It Is Hard Not To

It is hard not to feel sad in the world.

This morning I read of the mass shooting in Las Vegas, Nevada that took place last night. The description I read was of a lone gunman, perched high in a hotel overlooking an outdoor country music festival. He had many guns. Fifty people killed. Hundreds injured and taken to the hospital. One man, my age, laid on top of his kids — “I lived a good life. You have much in front of you.”

Sad is a euphemism. Shocked. Despair. Stunned. Traumatized. Paralyzed. Speechless.

It is hard not to feel angry in the world.

Anger is an accompaniment of sadness of this type. Anger goes with shock, despair, stunned, traumatized, paralyzed, and speechless. Who isn’t feeling fed up with the violence and the rhetoric of violence. And the bravado of violence. And sensationalism. It is so commonplace that a collective neural circuitry and psyche is being remade that will reside for generations. “War torn” is threading increasingly into the fabric of being human in this decade and century.

I’m not smart enough to know all of what to do. I’m grateful for the people who know more than me and who can respond to a very big picture. I’m grateful for those whose contribution is different than mine toward a common good. For me, when angry, I’ve always tried to find the step in front of me. Today, that is to be deliberate in not blocking the pain of the specific story nor of the broader pattern. It is to pause, to be quiet out side, to breathe, and to be still. It is to find with some deliberateness my own center, so that I can be helpful.

This violence is a phase. I hope this is true, the temporariness of “phase.” I feel lousy for even naming it that way, with such distance. I feel ripped apart inside when I think of those in Las Vegas and those in any of these similar acts. These are people being killed, not just numbers. With families. With partners. With stories.

One act of mass violence may never equal one act of simple local kindness, but it is this practice to stay in the now of local kind acts — without denying numbness and loss — that resets a foundation for reclaiming mass kindness. Love the ones in front of you in simple ways.

It is hard not to feel a desire for good. I’m trying to hold myself to that today, even when sad, angry, and pain. Please join me.





Last week I wrote that many of us have an involved relationship with expertise. The same feels true of failure.

I was raised in an era when failure was to be avoided or hidden. Failure of not getting it right (“get it right or go home;” “get it right the first time or don’t do it at all”). When speed and efficiency were mechanically imprinted to the collective psyche, you get such belief systems. Failure often came with punishment, reprimands. Or reassignments. Or getting fired. There’s just loads of fear in all of that. And no, I was not raised in a military family. My family was fortunately, kind, patient, and able to laugh at such orientations — at least at home.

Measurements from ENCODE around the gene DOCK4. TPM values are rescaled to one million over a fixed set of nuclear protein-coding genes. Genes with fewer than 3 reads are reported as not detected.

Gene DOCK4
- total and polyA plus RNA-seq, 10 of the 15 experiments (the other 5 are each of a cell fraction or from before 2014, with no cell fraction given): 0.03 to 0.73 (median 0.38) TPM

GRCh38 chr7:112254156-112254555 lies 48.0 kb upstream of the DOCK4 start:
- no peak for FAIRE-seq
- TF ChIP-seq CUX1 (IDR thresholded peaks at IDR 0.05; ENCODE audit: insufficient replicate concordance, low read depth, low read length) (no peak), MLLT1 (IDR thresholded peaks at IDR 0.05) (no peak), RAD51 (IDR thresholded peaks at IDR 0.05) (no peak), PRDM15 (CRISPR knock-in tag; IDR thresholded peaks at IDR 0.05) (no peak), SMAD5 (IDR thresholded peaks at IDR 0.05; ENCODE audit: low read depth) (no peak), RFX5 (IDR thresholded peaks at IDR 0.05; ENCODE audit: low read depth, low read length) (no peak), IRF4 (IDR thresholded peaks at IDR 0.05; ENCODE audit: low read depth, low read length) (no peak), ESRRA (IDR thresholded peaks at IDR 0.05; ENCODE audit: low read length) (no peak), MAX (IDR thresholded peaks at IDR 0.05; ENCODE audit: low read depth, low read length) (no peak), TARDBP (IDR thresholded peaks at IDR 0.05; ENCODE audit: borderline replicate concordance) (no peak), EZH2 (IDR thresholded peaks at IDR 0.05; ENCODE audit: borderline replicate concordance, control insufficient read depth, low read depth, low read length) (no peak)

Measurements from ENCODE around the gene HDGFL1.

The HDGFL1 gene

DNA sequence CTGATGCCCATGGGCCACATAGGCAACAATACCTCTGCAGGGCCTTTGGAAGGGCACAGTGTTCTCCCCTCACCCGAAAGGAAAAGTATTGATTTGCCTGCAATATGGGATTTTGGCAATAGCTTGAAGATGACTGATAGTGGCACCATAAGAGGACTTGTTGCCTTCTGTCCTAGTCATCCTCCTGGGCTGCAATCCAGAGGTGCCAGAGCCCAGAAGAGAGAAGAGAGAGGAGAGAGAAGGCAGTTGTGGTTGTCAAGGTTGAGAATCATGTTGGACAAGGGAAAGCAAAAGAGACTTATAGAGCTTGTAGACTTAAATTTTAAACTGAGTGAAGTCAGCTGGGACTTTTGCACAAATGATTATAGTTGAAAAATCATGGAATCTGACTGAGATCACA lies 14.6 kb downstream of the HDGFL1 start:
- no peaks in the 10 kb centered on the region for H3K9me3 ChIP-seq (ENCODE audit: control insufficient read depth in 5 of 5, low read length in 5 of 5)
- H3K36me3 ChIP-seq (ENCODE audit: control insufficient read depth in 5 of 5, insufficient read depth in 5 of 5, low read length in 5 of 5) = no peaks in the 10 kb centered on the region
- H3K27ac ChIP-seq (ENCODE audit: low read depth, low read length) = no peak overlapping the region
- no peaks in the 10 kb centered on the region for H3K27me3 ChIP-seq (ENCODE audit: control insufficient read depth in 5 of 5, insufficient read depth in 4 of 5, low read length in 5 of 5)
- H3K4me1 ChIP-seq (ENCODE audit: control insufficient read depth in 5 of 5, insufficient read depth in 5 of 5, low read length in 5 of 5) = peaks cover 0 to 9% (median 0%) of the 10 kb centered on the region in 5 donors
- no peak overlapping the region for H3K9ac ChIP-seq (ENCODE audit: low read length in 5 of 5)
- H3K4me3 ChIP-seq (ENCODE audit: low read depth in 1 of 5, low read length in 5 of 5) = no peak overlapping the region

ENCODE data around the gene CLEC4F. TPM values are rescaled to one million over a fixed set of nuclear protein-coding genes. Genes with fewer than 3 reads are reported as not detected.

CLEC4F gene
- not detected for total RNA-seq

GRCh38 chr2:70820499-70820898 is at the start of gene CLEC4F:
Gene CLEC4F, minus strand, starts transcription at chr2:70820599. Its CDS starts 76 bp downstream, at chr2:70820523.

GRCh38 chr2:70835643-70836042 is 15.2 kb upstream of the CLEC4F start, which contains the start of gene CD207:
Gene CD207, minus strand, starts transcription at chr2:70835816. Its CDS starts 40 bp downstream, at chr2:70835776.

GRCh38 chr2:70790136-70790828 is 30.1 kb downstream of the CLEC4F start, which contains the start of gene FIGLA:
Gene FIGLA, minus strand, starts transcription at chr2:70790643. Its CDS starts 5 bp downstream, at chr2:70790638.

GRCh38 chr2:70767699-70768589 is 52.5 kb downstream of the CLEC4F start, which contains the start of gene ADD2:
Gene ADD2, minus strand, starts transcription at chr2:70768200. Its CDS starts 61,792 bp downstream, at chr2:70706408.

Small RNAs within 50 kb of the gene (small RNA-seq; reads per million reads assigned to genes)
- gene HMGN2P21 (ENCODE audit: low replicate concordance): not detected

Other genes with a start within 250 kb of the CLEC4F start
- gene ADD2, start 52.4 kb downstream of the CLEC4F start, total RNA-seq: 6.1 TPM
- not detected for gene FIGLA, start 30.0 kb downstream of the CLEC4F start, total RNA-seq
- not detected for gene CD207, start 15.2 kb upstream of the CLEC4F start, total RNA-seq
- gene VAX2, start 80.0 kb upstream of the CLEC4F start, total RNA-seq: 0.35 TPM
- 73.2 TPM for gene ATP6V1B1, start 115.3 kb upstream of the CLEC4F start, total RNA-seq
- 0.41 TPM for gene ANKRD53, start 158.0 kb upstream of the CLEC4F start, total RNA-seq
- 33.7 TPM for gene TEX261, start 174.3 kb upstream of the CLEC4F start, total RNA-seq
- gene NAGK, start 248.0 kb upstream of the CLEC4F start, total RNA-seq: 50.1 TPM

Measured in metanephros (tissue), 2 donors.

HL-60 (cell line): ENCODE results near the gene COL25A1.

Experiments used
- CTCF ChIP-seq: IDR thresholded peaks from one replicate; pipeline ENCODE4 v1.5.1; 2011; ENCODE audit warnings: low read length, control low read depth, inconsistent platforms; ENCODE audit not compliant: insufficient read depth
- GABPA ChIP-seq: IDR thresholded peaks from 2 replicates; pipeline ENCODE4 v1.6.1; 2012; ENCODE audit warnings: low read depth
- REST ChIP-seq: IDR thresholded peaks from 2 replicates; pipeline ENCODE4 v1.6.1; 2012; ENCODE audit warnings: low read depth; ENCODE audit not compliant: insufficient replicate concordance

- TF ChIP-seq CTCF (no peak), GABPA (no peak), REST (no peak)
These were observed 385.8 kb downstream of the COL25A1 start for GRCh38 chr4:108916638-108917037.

These days, there is a much different orientation to the flavors associated with failure. How wonderful that experimenting and prototyping are norms. “Failing fast and often” is a value to support continuous learning. Many people and organizations have developed cultures that support fantastic trial and error, in which there will of course be failures. Stuff that doesn’t work. Stuff that doesn’t work like we thought it would. But, failure has been reworked significantly to welcome learning — in the best of environments.

I’ve known some people (including myself) for whom the psychology of failure is still living in an old era, trying to catch up to the accepted strategies of the day — innovation and creativity as life blood of organizational and human evolution. In the depth of that lag, I’ve heard the phrase, “failure as a human being.” It’s one of those expressions that we all know is absurd, but none the less, the feeling of it can be quite prevalent.

This morning while sitting briefly in my bedroom, I watched my dog, my now pushing 14 lab / retriever mix staring out the window. We humans with our ability to abstract and project, come up with statements about failure. I was imagining how it would sound if dogs were to state to each other, “you are a failure as a dog.” Outside of a Disney movie script, I doubt it. Absurd, right. A dog is a dog. With foibles. With satisfying moments of fetch. With challenging moments of barfing or pooping on the carpet. A dog is a dog. “Failure as a dog” is like telling a cucumber it has failed as a cucumber. I laughed when I thought this.

I don’t know if dogs need encouragement to not think that way. I’m going to let myself be simple and say no for the moment. But humans, we do think this way at times. We do need encouragement to free ourselves from some absurdities. Though there are many kinds of humans, the extremity of the statement, “failure as a human” is just too harsh. We have our satisfying moments of preparing a good meal. We have our challenging moments of not taking out the trash that stinks up the place. But it’s all part of the package that is being human.

Here’s to kindness with ourselves and with each other, reorienting ourselves in the small and big scales of learning, failing, experimenting, daring to try some difference, and daring to welcome all of what shows up.